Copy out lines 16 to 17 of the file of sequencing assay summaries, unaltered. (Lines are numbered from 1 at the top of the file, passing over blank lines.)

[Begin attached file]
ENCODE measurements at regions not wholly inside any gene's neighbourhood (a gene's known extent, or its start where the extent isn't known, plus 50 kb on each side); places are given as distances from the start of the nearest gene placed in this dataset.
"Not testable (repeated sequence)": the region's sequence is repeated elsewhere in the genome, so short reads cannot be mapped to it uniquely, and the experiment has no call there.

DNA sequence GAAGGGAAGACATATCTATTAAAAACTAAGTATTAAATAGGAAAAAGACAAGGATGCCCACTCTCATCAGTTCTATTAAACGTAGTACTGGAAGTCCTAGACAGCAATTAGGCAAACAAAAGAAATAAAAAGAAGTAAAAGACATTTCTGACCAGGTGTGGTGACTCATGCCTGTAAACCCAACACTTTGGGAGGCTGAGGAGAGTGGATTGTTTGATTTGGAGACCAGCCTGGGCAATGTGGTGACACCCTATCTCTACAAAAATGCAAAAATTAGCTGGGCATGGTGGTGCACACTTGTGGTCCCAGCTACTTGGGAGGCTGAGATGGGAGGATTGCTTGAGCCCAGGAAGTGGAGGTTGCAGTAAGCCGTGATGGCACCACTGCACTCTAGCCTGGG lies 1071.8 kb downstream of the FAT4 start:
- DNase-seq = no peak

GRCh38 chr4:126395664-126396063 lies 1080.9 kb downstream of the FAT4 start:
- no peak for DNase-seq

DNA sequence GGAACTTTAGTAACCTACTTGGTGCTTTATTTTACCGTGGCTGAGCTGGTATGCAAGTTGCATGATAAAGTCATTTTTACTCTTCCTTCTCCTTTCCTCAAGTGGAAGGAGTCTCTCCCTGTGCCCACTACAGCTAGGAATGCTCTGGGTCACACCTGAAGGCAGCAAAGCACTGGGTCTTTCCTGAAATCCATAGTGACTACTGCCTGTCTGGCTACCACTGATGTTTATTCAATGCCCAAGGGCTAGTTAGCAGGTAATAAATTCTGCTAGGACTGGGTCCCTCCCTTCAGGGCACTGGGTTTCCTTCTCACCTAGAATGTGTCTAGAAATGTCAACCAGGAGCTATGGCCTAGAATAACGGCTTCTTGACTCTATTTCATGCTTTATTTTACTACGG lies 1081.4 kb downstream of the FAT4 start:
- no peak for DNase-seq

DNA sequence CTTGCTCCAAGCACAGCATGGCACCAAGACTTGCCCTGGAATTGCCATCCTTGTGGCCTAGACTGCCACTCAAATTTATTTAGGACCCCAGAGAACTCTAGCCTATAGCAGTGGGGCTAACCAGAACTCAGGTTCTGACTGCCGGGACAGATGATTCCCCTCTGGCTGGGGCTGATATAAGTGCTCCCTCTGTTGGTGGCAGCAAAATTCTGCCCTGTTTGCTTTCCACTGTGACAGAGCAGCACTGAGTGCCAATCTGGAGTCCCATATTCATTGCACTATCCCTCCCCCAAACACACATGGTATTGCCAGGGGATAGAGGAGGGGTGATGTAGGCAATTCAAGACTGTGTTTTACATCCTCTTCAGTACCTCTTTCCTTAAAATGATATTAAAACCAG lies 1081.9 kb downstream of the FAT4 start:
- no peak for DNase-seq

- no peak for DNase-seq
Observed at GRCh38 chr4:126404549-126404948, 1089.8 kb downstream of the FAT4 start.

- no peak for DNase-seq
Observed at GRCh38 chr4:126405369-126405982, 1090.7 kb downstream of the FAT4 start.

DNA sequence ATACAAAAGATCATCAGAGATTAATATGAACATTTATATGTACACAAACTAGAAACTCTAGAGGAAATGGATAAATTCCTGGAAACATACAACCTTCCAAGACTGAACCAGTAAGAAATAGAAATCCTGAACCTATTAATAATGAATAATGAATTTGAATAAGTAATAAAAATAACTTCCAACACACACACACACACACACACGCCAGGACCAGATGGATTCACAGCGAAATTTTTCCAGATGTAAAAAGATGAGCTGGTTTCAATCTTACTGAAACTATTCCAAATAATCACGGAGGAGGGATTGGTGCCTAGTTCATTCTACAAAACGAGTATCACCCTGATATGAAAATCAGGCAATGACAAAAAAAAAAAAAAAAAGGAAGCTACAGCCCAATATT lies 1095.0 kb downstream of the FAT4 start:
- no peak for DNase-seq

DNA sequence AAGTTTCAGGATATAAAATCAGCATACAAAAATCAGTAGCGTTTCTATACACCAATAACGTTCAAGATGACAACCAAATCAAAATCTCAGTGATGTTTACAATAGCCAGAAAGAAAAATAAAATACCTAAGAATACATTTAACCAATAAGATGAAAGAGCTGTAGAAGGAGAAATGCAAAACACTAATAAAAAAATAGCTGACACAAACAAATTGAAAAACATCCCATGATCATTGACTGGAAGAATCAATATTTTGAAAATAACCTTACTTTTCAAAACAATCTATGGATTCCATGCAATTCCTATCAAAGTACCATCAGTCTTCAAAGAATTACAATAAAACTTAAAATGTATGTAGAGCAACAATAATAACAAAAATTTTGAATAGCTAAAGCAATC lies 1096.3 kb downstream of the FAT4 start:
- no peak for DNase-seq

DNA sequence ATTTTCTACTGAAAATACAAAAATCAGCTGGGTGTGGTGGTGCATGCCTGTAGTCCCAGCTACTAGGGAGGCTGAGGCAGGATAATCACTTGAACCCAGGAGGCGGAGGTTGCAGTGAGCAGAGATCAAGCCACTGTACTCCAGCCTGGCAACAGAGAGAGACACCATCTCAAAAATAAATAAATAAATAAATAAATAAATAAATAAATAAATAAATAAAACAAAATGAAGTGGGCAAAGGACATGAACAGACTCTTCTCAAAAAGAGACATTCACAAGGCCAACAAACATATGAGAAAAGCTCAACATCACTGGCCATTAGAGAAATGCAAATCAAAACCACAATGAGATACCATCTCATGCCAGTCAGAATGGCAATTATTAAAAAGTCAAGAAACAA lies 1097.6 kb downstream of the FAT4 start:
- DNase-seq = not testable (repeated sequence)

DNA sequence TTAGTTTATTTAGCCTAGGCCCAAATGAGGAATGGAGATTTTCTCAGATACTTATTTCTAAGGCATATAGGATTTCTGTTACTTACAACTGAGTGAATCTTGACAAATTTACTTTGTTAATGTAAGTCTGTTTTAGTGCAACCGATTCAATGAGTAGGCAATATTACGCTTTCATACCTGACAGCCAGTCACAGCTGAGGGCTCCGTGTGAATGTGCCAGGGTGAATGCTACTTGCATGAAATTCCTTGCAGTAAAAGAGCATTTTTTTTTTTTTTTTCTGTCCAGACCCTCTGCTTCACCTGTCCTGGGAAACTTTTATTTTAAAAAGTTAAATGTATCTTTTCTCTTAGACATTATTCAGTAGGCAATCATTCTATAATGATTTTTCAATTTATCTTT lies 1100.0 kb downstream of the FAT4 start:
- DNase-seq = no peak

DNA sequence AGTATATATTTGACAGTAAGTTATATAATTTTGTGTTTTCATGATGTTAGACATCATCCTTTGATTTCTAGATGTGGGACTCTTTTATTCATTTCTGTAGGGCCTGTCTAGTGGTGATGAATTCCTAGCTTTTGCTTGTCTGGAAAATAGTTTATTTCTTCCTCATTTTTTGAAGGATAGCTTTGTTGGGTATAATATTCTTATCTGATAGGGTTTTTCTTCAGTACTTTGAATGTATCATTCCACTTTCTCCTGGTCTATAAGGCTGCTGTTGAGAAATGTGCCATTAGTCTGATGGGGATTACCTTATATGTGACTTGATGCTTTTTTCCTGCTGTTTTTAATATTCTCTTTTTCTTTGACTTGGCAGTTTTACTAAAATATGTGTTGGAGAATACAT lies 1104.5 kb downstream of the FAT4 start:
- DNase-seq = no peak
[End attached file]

- no peak for DNase-seq

DNA sequence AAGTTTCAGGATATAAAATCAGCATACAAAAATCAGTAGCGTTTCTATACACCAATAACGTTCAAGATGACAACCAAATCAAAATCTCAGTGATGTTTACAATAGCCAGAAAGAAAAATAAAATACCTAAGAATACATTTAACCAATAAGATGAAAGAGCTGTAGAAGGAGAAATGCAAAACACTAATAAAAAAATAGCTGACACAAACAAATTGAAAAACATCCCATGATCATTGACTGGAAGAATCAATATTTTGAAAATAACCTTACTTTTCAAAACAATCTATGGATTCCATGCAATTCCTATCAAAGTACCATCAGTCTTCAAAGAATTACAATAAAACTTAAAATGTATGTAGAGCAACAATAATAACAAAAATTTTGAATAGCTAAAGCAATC lies 1096.3 kb downstream of the FAT4 start: